Fukushima Nuclear Meltdown Crisis — March 2011
Fukushima One Year Later — March 2012
July 9, 2011
A group of Japan’s most prominent public intellectuals have launched a movement to amass ten million signatures calling for an end to Japanese nuclear power. The group, which includes Uchihashi Katsuto, Ooe Kenzaburo, Ochiai, Kamata Satoshi, Sakamoto Ryuichi, Sawachi Hisae, Setouchi Jakucho, Tsujii Takashi and Tsurumi Shunsuke, also plan a nationwide series of protests on September 11, the six month anniversary of the tsunami and the beginning of the Fukushima crisis.
The group’s website ( in Japanese ) ( in English ) describes their plan
Links to Japan Times Articles:
By Harvey Wasserman, 5/20/2011, Reader Supported News. Fukushima may be in an apocalyptic downward spiral. Forget the corporate-induced media coma that says otherwise … or nothing at all. Lethal radiation is spewing unabated. Emission levels could seriously escalate. There is no end in sight. The potential is many times worse than Chernobyl. Containing this disaster may be beyond the abilities of Tokyo Electric or the Japanese government. [CALL YOUR CONGRESS PEOPLE -- DEMAND MORE ACTION] more
No to Nuclear Power
Open Letter from Nobel Peace Laureates
On the eve of the 25th anniversary of the Chernobyl nuclear disaster, April 26 – and six weeks after the devastating nuclear disaster in Japan – ten Nobel Peace Laureates called upon world leaders to invest in safer and more peaceful future by committing to renewable energy sources. The Laureates sent an open letter to 31 heads of state whose countries are currently heavily invested in nuclear power production, or are considering investing in nuclear power.
Read the open letter written by the ten Nobel Laureates .
Note: Please be patient. Pages from this site in Japan may load slowly.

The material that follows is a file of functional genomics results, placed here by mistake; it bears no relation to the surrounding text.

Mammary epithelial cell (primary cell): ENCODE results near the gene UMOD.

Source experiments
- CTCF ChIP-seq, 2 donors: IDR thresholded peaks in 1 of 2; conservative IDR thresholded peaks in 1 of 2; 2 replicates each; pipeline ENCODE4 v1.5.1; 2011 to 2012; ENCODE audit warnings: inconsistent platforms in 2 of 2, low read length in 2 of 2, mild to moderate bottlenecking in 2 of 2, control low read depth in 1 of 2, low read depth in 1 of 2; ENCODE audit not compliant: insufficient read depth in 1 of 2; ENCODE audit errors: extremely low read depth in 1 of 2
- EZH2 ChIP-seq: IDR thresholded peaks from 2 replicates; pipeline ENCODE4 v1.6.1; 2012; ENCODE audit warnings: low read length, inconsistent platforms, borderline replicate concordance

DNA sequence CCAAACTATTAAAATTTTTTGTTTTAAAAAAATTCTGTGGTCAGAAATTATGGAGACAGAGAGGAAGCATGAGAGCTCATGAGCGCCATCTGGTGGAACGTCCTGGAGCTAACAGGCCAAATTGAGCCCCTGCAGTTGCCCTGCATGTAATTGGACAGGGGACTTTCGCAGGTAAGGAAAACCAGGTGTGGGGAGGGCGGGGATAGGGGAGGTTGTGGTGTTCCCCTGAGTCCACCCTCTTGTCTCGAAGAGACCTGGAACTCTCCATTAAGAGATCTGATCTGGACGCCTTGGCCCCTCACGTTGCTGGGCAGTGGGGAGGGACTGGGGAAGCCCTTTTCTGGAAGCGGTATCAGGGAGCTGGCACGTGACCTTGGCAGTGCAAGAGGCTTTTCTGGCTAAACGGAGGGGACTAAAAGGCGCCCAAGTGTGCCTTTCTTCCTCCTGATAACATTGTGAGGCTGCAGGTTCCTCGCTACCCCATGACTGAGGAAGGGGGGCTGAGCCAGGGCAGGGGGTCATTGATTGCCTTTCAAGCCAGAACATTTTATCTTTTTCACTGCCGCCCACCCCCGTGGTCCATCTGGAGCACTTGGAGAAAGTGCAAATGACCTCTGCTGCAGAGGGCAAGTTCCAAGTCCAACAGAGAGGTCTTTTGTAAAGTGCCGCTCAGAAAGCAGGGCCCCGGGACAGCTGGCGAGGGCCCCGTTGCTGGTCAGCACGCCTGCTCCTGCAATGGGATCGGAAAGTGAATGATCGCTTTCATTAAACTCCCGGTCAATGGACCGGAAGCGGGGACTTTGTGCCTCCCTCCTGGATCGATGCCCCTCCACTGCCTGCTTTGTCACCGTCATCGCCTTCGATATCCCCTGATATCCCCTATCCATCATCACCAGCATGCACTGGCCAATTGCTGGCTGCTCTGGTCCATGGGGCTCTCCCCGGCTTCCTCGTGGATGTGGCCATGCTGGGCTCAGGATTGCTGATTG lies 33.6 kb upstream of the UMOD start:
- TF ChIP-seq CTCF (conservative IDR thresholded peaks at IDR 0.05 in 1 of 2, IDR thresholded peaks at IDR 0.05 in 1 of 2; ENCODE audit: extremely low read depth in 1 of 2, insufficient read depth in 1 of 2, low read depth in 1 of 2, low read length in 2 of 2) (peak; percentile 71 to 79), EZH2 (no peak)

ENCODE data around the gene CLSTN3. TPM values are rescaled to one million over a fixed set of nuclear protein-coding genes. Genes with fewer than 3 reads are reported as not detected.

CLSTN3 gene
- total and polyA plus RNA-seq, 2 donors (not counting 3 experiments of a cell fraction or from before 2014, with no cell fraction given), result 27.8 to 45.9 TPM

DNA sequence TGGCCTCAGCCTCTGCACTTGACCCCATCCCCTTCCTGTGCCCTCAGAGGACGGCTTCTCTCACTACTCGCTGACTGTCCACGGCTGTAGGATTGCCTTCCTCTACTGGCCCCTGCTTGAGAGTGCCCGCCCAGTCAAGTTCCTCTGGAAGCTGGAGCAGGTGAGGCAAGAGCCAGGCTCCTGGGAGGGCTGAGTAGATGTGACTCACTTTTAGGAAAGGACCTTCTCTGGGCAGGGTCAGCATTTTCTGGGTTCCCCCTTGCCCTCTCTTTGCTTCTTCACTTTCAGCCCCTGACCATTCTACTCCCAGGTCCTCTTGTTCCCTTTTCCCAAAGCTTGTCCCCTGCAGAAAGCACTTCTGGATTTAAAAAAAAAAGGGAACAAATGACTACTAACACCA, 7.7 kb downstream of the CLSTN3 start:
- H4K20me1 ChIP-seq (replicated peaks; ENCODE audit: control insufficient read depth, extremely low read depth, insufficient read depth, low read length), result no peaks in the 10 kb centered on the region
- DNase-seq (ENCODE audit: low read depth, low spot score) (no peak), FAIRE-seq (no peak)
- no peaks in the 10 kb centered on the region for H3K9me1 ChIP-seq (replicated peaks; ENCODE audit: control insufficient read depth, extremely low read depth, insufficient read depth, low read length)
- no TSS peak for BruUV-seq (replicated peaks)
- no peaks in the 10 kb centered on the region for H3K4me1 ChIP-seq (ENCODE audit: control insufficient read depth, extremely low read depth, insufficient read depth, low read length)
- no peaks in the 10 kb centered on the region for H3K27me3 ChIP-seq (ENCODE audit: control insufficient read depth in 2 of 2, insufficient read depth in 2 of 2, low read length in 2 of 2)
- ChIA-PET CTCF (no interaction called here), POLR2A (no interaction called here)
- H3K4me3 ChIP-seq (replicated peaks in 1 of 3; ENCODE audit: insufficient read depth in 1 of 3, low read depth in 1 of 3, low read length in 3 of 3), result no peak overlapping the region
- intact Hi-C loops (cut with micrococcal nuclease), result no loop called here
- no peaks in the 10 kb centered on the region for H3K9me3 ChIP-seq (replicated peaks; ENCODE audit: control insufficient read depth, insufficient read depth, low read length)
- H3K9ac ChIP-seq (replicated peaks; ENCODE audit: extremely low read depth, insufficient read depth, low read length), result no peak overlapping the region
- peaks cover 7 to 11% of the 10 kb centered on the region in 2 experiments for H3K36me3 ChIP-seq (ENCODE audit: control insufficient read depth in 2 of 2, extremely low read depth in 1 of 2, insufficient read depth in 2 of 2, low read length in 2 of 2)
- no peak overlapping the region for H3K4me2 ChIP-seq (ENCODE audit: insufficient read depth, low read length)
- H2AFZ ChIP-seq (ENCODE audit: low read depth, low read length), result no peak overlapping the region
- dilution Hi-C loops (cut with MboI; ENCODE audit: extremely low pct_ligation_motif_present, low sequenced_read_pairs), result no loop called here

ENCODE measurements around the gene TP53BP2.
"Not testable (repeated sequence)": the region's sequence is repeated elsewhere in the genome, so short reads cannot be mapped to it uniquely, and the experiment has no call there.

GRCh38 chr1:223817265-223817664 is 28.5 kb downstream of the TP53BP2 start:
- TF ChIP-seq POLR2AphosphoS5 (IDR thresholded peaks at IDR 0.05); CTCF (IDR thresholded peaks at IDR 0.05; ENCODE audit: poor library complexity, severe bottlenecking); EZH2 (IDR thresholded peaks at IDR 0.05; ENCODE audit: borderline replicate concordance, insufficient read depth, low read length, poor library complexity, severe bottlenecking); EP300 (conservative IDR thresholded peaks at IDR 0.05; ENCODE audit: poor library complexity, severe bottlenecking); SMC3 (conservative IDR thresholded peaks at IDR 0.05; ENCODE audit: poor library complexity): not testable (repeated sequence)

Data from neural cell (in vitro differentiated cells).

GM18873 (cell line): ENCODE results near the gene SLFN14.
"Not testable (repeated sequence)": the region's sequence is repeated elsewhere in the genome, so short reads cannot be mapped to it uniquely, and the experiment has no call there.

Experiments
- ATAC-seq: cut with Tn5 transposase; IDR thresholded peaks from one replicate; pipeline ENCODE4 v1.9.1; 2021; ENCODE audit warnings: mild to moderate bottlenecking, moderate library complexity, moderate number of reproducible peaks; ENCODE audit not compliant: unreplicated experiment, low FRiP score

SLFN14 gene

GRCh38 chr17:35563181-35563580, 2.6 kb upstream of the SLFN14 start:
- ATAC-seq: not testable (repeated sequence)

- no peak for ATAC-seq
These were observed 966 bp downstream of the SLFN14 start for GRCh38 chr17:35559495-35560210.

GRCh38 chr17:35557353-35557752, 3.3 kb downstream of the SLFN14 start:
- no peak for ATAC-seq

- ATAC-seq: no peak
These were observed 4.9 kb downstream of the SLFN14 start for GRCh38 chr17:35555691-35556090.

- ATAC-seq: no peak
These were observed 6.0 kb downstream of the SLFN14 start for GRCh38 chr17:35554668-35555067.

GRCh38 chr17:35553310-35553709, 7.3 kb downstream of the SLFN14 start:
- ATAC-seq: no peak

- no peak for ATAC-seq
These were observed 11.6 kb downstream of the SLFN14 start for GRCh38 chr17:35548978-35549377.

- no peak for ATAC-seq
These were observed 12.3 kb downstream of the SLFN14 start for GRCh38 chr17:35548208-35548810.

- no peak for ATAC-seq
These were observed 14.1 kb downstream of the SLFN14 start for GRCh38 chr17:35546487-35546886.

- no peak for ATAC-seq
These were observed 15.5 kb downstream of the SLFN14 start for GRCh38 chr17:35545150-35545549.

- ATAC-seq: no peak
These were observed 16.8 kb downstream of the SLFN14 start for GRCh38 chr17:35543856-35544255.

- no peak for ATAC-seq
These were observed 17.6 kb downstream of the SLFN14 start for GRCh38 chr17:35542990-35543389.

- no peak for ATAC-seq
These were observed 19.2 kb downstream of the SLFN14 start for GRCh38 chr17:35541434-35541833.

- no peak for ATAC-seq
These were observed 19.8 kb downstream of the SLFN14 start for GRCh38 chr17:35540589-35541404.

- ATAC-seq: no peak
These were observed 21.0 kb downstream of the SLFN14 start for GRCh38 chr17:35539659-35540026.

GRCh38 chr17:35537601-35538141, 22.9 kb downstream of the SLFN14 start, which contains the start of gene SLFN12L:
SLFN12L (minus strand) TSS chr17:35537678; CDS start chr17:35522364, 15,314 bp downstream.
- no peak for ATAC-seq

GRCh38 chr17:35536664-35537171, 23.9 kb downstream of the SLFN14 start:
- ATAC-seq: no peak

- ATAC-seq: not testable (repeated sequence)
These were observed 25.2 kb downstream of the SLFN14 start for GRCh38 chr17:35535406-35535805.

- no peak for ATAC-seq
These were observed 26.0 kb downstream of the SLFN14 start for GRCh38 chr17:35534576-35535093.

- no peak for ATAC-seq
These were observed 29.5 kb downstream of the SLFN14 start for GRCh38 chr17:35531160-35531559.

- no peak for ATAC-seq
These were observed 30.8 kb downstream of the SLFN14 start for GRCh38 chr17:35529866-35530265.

Three weeks into the nuclear crisis in Japan, minute traces of radioactive dust have circled the globe, even arriving in Maryland and Virginia.
Fallout from the Fukushima Daiichi nuclear plant has landed on 30 exquisitely sensitive detectors on desolate Arctic islands, on the tops of tall buildings and in other windy locales across the Northern Hemisphere, according to the Comprehensive Test Ban Treaty Organization , which maintains those sensors. Sniffing the air like silent sentinels, the 63 shack-like stations (with 17 more planned) are capturing tiny radioactive particles in filters much like those on a home furnace. more
United States government engineers sent to help with the crisis in Japan are warning that the troubled nuclear plant there is facing a wide array of fresh threats that could persist indefinitely, and that in some cases are expected to increase as a result of the very measures being taken to keep the plant stable, according to a confidential assessment prepared by the Nuclear Regulatory Commission.
Among the new threats that were cited in the assessment, dated March 26, are the mounting stresses placed on the containment structures as they fill with radioactive cooling water, making them more vulnerable to rupture in one of the aftershocks rattling the site after the earthquake and tsunami of March 11. The document also cites the possibility of explosions inside the containment structures due to the release of hydrogen and oxygen from seawater pumped into the reactors, and offers new details on how semimolten fuel rods and salt buildup are impeding the flow of fresh water meant to cool the nuclear cores. more
By Amory B. Lovins — March 18, 2011 — As heroic workers and soldiers strive to save stricken Japan from a new horror—radioactive fallout—some truths known for 40 years bear repeating. An earthquake-and-tsunami zone crowded with 127 million people is an unwise place for 54 reactors. The 1960s design of five Fukushima-I reactors has the smallest safety margin and probably can’t contain 90 percent of meltdowns. The U.S. has six identical and 17 very similar plants. more
Poison Fire: Eco-philosopher Joanna Macy speaks on
the spiritual challenges of nuclear power and nuclear weapons